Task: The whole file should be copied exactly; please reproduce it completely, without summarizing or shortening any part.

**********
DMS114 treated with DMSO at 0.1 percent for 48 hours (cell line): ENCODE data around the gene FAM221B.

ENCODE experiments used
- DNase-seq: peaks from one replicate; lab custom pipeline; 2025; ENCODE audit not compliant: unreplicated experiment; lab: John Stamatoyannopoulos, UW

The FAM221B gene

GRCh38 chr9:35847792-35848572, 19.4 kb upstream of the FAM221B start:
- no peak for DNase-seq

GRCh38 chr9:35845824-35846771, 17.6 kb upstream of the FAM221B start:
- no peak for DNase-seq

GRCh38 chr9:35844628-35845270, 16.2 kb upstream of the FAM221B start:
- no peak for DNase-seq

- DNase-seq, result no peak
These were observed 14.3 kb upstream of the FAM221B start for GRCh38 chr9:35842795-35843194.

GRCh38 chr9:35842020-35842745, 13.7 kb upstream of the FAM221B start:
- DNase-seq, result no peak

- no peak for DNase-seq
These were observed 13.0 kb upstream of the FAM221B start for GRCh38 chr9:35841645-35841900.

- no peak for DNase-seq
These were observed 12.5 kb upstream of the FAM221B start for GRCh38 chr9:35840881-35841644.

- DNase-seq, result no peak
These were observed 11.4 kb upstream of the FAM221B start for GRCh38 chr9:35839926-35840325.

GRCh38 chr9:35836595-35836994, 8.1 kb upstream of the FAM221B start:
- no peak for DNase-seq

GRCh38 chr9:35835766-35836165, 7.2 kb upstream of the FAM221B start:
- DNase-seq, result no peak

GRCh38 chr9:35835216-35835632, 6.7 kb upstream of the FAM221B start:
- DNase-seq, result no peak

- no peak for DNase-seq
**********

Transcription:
DMS114 treated with DMSO at 0.1 percent for 48 hours (cell line): ENCODE data around the gene FAM221B.

ENCODE experiments used
- DNase-seq: peaks from one replicate; lab custom pipeline; 2025; ENCODE audit not compliant: unreplicated experiment; lab: John Stamatoyannopoulos, UW

The FAM221B gene

GRCh38 chr9:35847792-35848572, 19.4 kb upstream of the FAM221B start:
- no peak for DNase-seq

GRCh38 chr9:35845824-35846771, 17.6 kb upstream of the FAM221B start:
- no peak for DNase-seq

GRCh38 chr9:35844628-35845270, 16.2 kb upstream of the FAM221B start:
- no peak for DNase-seq

- DNase-seq, result no peak
These were observed 14.3 kb upstream of the FAM221B start for GRCh38 chr9:35842795-35843194.

GRCh38 chr9:35842020-35842745, 13.7 kb upstream of the FAM221B start:
- DNase-seq, result no peak

- no peak for DNase-seq
These were observed 13.0 kb upstream of the FAM221B start for GRCh38 chr9:35841645-35841900.

- no peak for DNase-seq
These were observed 12.5 kb upstream of the FAM221B start for GRCh38 chr9:35840881-35841644.

- DNase-seq, result no peak
These were observed 11.4 kb upstream of the FAM221B start for GRCh38 chr9:35839926-35840325.

GRCh38 chr9:35836595-35836994, 8.1 kb upstream of the FAM221B start:
- no peak for DNase-seq

GRCh38 chr9:35835766-35836165, 7.2 kb upstream of the FAM221B start:
- DNase-seq, result no peak

GRCh38 chr9:35835216-35835632, 6.7 kb upstream of the FAM221B start:
- DNase-seq, result no peak

- no peak for DNase-seq